The industrial street that zigzags through the heart of Orange County's Vietnamese community is named after a farmer whose fields eventually made way for the tract homes and commercial districts that dot Westminster.
Now, some would like to rename a stretch of that street for the now-ailing publisher of the first daily newspaper to serve the town's Vietnamese community. It would be the first street to carry a Vietnamese name in Little Saigon, the bustling enclave that is home to the nation's largest Vietnamese population.
The suggestion to change Moran Street to Yen Do Street has drawn a mixed response.
City leaders in Westminster, a middle-class town that changed dramatically with the arrival of Vietnamese refugees in the late 1970s, aren't sure it would be right to erase the name of a town pioneer.
Those in the Vietnamese community say it's time a city street sign carry a Vietnamese name. It's just that they're not certain Do should be the first person so honored.
And Vietnamese journalists are upset that a road that's become the Vietnamese equivalent of Fleet Street -- the historic newspaper row in London -- would be named after a competitor. A handful of Vietnamese newspapers and other media outlets are on Moran.
"On one hand, I support it because he is highly respected and any Vietnamese name would be better than no Vietnamese name at all," said Nina Le, general manager of Viet Bao Daily News, which has the second-largest circulation among Vietnamese dailies in Little Saigon. Do's paper, Nguoi Viet Daily News, has the largest.
"On the other hand, what would you think if your address is [named after] a competitor?" said Le. "It would not be advantageous to us."
Beyond the debate on whether Do merits such an honor, the proposal has raised the question of why a town best known for its Vietnamese community has never chosen to reflect that in its street names.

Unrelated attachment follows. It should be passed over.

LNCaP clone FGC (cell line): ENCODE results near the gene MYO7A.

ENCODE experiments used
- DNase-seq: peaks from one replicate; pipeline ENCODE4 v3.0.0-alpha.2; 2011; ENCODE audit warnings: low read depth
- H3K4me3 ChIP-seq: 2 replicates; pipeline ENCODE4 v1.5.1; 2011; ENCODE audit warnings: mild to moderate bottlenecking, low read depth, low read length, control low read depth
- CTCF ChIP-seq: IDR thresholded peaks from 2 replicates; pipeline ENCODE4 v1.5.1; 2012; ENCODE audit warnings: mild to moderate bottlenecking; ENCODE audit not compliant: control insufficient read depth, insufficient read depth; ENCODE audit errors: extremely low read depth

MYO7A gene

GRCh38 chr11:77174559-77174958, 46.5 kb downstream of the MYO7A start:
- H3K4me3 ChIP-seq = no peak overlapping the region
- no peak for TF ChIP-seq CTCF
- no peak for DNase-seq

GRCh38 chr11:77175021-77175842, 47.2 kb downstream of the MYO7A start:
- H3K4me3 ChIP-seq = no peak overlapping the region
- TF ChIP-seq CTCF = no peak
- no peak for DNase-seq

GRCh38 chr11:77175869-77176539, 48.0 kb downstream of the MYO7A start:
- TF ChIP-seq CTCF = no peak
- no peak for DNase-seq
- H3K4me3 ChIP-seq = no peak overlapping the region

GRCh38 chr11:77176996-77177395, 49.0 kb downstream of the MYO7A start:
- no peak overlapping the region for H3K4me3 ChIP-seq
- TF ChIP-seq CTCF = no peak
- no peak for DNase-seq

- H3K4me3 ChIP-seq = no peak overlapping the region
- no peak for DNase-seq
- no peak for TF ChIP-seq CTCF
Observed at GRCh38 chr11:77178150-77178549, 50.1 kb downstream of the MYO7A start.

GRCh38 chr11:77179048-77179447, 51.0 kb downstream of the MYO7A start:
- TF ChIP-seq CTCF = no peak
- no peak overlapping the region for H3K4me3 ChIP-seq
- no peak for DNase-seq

"It's long overdue to have a street name to recognize the contributions of the Vietnamese community in the area," said Lan Quoc Nguyen, a Westminster attorney and Garden Grove school board member who is not taking sides in the debate over Moran Street. "It shows the sign of welcoming them."
Do, the 65-year-old founder and publisher of Nguoi Viet Daily News, is both touched and a bit embarrassed by the thought that the street where his operation stands could someday be renamed in his honor, said his daughter, Anh Do, a reporter for the Orange County Register.
Do has a reputation as a humble and generous businessman. Nguoi Viet, which has an estimated circulation of 18,000 in Little Saigon, was established in 1978 just as refugees were migrating to Westminster.
In 2003, Do received the Asian American Journalists Assn.'s Lifetime Achievement Award. And last year, he pledged $30,000 to jump start the Yen N. Do Scholarly Research Fund at Cal State Fullerton.
Do's family said he is battling kidney disease and is on a transplant waiting list.
Not everyone thinks Do deserves such an honor.
"I respect him and he respects me, but he has not done anything for the community," said Minh Nguyet Nguyen, president of the Vietnamese Community of Southern California. "He's just a businessman who has been in the community for a long time." Elected leaders in the city say the same thing, and Mayor Margie L. Rice said renaming streets could get out of hand.